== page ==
We would call them validators. The user would be the hold or the, the relying party would be the validator and the party that issues this data would, this data would be the, the issuer, but they use the old term relying party and user, and also create qualified signatures. So it's a bit wider in scope. And of course this should be for legal persons or natural persons in the atmosphere of public and private relying parties and issuing parties. So the scope is a bit more bigger. And what does a wallet like that look like? Well, it's just an app on your model device. So it's supposed to be self sovereign, but we can question how self sovereign this is. Of course now there are, there is a minimum attribute set prescribed, and number seven to 10 also enable the parties that are non-governmental. A lot of use cases would need the last four of these things.
And the first seven would first six would be more governmental reach. I know I have to make up some time from previous speakers, so I will hurry up. Now, there are more required features for the wallet, just self-sovereign identity stuff. You shouldn't collect the data. If you are the wallet issuer, you're not allowed to collect the data in the wallet. You're not elect you. Can't consolidate all the data and trace what user is using the wallet for. There would be full user control on the data. So the user would decide what data would in the wallet and with whom it would be shared. And it would be a minimum set shared for the purpose of the transaction. So not your whole passport, but only are you over 18, yes or no validation instead of data sharing. And the data would come from the original sources from the issuers, but that's more drilling into the self-sovereign identity concept and there would be reporting on breaches.
There would be a lot of administration and governance and well access to disabled person, a common interface for relying parties, APIs. Well, where have we heard this reminds me payment services directive too, where the banks back officers should be open up and the member says should be in charge and the assurance level should be high. And almost every part of this whole set of the architecture, the toolbox, the, the, the agreements is regulated. So they, they managed to write it down in six 60 pages, but these are only the commandments to the previous a, so it's a lot of text. Now, this is what the EA architecture for what it looks like after this. I have one more slide. Then I done a decentralized identity Mo with wallet, with wallets on the distributed ledger with archiving, it takes a lot more to describe and to legislate than an identity Federation model like we used to have in ADOS.
And there are a lot of gaps that are not clear. And the problem is you can't prescribe technology details operationally in a law because a lot it takes a year to, to write it. And then after a year, it should be adopted and enforced. And then the member state has to, to use it and to bring it into practice. So that's not so easy. And so there are some challenges, operational aspects for privacy security. They're not well enough elaborated there, the wallets for the tender. Well, 17 may everyone should have selected their member states programs and get the subsidized money for the, the calls for proposals in the member states. And then we all should start building these wallets. And in the next year, it should be ready. That should be the definition of complete tool books, architecture, and every member state should have a wallet for the people.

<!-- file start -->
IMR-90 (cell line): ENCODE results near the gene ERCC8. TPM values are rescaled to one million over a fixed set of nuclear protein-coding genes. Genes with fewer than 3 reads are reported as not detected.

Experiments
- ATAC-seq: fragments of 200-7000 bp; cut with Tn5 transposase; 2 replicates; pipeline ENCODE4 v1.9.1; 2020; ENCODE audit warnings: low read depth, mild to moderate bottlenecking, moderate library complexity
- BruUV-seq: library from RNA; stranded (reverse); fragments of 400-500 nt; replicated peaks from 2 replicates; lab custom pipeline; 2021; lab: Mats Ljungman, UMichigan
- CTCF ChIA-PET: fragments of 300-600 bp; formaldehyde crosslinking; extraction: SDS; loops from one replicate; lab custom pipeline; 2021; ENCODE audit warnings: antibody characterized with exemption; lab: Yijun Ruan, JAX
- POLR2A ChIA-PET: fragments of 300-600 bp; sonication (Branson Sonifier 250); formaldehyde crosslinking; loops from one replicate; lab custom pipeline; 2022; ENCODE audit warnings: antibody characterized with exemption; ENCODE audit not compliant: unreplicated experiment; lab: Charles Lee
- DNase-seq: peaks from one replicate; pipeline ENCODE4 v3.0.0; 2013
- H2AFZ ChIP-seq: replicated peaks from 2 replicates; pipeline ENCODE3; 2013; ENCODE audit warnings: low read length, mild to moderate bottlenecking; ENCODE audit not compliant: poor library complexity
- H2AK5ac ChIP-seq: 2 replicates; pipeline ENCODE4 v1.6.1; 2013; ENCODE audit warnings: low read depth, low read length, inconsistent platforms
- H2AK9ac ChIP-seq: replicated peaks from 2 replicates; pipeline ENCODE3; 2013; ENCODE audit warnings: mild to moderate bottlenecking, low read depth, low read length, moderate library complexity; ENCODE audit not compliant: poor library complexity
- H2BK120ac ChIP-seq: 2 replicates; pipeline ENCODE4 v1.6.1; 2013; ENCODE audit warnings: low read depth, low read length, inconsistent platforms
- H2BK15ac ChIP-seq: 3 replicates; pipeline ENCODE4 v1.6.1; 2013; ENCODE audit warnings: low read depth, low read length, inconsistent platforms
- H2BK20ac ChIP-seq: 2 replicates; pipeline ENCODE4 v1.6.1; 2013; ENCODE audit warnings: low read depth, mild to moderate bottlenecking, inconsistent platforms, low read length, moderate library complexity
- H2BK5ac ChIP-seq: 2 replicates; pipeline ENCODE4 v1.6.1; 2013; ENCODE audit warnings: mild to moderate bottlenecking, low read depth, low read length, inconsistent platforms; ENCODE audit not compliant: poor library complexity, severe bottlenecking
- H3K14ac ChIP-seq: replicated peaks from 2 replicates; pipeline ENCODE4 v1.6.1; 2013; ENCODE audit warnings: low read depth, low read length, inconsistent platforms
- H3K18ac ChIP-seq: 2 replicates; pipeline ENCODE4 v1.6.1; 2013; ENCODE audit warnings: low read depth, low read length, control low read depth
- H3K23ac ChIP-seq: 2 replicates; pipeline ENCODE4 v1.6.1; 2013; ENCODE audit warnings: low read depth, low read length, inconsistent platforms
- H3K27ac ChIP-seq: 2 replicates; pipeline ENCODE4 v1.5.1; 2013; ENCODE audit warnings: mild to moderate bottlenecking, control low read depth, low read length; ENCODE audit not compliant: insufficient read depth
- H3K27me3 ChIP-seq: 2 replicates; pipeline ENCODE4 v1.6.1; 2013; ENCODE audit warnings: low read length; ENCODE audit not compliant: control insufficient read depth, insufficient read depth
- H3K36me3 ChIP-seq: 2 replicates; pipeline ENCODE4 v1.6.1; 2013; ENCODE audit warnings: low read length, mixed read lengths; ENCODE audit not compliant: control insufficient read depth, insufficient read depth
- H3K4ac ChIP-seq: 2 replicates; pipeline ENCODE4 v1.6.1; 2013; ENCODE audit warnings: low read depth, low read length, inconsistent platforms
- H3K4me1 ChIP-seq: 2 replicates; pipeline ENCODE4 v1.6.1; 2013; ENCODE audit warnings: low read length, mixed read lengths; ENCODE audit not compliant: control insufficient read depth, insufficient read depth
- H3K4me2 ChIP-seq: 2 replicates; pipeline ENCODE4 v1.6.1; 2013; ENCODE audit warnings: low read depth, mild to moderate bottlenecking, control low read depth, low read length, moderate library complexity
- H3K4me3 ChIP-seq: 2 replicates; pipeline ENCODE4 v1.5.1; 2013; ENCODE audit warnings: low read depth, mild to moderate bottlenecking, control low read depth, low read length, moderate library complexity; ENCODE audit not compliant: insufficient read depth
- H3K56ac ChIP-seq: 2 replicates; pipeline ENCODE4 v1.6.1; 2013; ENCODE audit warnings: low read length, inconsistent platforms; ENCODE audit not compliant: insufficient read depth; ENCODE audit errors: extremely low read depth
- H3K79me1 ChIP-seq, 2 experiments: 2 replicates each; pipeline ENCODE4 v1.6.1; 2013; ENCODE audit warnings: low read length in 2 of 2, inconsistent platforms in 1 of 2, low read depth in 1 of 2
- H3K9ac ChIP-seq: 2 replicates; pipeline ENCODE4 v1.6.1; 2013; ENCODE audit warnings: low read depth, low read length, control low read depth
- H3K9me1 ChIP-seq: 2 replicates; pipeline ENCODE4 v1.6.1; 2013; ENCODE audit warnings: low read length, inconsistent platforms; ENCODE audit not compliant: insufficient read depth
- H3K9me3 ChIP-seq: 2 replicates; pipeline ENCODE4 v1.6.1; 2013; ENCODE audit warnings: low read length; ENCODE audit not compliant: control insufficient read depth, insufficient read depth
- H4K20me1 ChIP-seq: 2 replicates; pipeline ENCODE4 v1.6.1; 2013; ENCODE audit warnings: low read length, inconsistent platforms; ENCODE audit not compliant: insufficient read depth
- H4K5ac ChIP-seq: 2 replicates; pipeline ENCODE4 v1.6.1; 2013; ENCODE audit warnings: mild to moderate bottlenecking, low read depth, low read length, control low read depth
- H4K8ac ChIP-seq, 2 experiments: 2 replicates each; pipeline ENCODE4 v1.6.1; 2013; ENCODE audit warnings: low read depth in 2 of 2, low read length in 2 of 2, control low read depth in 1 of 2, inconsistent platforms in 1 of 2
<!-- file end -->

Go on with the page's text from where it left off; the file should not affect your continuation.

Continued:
And in 2030, it should cover 80% of the Europeans. So that's quite difficult. Also, what does full user control mean when you are using smartphone? Is that very sovereign? I'm not sure. Harmonization with other legislation on digital security. There are, there's a host of new legislation coming up. The cyber resilience act the, the, well, any there's a whole list. I won't mention them all of that, but that has to be harmonized how to do that. Some things are not clear. Something are still nacent in, in a really at the beginning state. So, and these certification bodies, what, how do they certify, how do you do this? It's all innovative technology, qualified trust service providers also in third countries. non-Europeans okay. How do you legislate that? They're not under your control and also non-qualified trust service providers could take part in the ecosystems. Now these are some of the challenges that are just tipping the top of the iceberg, but, well, I I'm really curious what happens and if we get it and make it in 2023, but I think I'm happy someone decided to harmonize this and to get this innovative concept of ASI, a chance, at least it's on the map and in my life after 20 years in identity, I think that's almost a revolution and well, it, it leverage at least the knowledge and the awareness of this concept and of privacy.
And I think GDPR in 2018 has helped to leverage the privacy awareness as well. Now this is it I've added a lot of links, mostly European links, the legislation proposal itself, the original aid as legislation, the, the tender documents, which states a lot of requirements for the wallets that want to get money and take a, a part in tender. So there's a lot of information and well, if you want to know more, most of it is here and yeah, I hope that in maybe one year we can see what came of it, but yeah, that's it. So thank you for being here and thank you later.